“For many marathon runners, there are plenty of training programs out there, but one that really helps you prepare is cross training.”
It’s early on an October morning. The sky is tinged with a cold, slowly warming pink as the sun begins to wake the rest of the sleepy, dark world beneath it. Below, there are a few who have chosen to forgo another hour of rest and instead opted to get up and test their limits.
Breaking the crest of the hill is my best friend, running at a steady, loping pace that she could keep up for hours if she had to. She’s training for a marathon, and I offered to come out and run with her, partly for the exercise and partly for moral support.
I had done a couple of laps but (at the time) I was no runner, and was now sitting on the pavement next to dewy grass stretching. Since I’ve started stretching she’s passed me a couple of times on the track. As she continues her training, she is looking for more and more ways to push her limits so she can achieve the best time while being able to actually finish the run.
For many marathon runners, there are plenty of training programs out there, but one that really helps you prepare is cross training. Cross training involves runners, or any other type of athlete, partaking in a combination of exercises from disciplines other than their own. The purpose of this is to improve overall fitness, and for runners it can have other benefits as well, such as quicker recovery time, the prevention of further injury, rehab of an old injury, and it can be a great way to change your routine up if you get bored. Here are some tips to remember when choosing what kind of cross-training you want to do.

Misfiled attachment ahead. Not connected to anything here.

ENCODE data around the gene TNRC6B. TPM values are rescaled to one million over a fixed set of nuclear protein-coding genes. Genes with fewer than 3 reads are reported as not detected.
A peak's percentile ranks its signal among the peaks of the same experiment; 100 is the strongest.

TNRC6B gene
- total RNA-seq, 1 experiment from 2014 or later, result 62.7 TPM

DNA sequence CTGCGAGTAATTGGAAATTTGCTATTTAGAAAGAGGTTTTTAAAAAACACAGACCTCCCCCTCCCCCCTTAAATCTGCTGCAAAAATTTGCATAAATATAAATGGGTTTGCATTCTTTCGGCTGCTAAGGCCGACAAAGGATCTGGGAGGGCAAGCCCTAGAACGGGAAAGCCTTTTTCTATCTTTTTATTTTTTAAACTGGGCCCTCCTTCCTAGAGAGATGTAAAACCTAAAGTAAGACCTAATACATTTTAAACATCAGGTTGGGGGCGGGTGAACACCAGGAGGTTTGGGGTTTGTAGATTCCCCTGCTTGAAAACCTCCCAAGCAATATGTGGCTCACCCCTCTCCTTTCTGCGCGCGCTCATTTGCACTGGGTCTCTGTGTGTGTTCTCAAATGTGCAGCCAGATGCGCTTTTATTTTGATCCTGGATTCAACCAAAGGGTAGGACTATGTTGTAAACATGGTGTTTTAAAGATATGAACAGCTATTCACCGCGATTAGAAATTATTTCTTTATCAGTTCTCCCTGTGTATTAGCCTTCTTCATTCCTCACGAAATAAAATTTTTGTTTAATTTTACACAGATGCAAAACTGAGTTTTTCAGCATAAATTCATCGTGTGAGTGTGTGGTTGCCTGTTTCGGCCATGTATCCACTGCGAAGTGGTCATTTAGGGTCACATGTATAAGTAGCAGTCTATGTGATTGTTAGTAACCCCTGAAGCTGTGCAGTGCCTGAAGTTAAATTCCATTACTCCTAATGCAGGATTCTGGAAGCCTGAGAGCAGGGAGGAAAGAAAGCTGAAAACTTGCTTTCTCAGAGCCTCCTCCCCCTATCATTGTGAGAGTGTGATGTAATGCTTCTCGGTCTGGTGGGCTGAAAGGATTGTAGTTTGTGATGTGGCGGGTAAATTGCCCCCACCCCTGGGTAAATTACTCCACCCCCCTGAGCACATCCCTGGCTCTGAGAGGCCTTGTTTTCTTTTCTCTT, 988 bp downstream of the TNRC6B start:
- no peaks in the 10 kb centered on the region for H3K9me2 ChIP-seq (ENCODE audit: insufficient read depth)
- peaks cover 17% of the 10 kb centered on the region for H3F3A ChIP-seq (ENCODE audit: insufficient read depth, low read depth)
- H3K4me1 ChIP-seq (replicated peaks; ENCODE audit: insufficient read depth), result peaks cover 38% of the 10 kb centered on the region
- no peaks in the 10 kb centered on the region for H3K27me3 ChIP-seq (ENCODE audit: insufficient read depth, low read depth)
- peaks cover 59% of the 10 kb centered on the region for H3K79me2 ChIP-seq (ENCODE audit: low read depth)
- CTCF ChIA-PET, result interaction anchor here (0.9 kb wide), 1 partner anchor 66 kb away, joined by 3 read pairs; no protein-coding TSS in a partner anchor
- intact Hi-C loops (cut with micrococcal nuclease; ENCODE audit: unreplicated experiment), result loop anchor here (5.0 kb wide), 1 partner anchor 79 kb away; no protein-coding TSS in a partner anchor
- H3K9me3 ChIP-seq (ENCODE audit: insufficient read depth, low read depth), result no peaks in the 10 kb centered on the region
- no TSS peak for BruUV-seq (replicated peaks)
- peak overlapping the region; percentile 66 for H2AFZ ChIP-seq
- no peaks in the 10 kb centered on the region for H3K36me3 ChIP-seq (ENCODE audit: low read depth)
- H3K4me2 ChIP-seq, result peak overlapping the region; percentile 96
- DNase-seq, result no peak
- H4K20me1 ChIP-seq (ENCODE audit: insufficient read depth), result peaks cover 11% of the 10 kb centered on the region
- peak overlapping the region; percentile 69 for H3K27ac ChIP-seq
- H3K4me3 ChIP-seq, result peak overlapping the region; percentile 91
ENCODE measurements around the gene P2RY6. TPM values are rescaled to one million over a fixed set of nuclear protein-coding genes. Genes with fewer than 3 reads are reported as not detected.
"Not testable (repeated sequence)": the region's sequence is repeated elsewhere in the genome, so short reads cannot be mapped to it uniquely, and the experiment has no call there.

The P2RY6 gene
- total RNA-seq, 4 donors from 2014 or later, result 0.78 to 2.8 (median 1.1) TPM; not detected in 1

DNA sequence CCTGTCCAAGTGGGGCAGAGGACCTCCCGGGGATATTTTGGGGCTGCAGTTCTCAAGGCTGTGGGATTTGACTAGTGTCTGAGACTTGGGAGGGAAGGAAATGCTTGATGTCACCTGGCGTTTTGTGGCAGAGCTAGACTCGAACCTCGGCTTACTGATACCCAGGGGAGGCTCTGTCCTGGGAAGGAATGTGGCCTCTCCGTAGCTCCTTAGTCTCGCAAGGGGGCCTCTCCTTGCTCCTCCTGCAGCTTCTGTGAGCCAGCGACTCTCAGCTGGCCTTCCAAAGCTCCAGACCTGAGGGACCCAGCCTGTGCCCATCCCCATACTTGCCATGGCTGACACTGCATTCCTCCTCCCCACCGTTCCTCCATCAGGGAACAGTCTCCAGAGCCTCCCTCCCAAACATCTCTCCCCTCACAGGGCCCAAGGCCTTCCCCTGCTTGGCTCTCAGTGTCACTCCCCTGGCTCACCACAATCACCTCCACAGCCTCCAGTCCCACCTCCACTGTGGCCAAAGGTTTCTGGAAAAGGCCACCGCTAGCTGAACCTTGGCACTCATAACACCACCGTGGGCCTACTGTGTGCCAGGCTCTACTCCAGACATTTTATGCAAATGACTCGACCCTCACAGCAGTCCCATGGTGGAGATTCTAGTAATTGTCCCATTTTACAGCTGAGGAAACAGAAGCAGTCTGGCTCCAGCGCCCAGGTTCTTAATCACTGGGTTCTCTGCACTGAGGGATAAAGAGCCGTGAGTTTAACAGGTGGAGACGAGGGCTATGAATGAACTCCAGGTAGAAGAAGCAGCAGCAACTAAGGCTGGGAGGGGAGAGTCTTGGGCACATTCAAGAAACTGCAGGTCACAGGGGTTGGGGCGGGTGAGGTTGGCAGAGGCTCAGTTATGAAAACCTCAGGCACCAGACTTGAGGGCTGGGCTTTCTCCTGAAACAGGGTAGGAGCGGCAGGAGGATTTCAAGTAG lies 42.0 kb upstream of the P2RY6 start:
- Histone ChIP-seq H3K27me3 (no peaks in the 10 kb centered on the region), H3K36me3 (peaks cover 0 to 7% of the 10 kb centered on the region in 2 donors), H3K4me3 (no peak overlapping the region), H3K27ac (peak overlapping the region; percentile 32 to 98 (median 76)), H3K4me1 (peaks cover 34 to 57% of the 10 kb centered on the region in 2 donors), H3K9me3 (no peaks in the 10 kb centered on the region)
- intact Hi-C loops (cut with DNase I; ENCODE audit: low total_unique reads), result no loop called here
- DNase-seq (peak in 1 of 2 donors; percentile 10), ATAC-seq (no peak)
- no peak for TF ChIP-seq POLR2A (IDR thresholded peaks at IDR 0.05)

- Low to No Impact Exercise: Running is a high impact exercise, which means that it can be hard on your body. The reason for this is the range of movement you complete as you run. While most exercise involves the contraction of muscles, running actually requires the extension of muscles, specifically in the knee, to support other muscles being stretched. When cross training, it’s a good idea to choose an exercise that is low to no impact. This will give your muscles a chance to rest.
Recommended Exercises: Swimming, Cycling, Yoga, and Pool Running
- Exercise New Muscles: It might be tempting to find an exercise that will strengthen the muscles that you use to run, but in reality cross training is a great opportunity to exercise muscles that you don’t normally use when running. These muscle groups could have been neglected as you’ve been marathon training, so they’re not all that strong. There are plenty of exercises that offer the opportunity to exercise new muscles.
Recommended Exercises: Swimming, cycling, yoga, strength training
- Injury Recovery and Prevention: What’s great about cross training is that many exercises can help you recover from injuries. The easy way to do this is to choose a low to no impact exercise, like the ones listed above. By exercising unused muscles, you can lower the risk of them having to overcompensate while you’re running your marathon. Luckily, there’s a ton of exercises you can do to recover from and prevent injuries.
Recommended Exercises: Low to no impact exercises, new muscle group exercises.
Whichever exercise you choose, know that cross training is a great way to prepare yourself for the enormous undertaking of a marathon. By cross training, you will give your body a chance to recover, grow strong, and it may even help you beat a personal record!
Latest posts by Rachel Stires (see all)
- Marathon Training: Cross-Training Exercises Best for Runners - November 2, 2016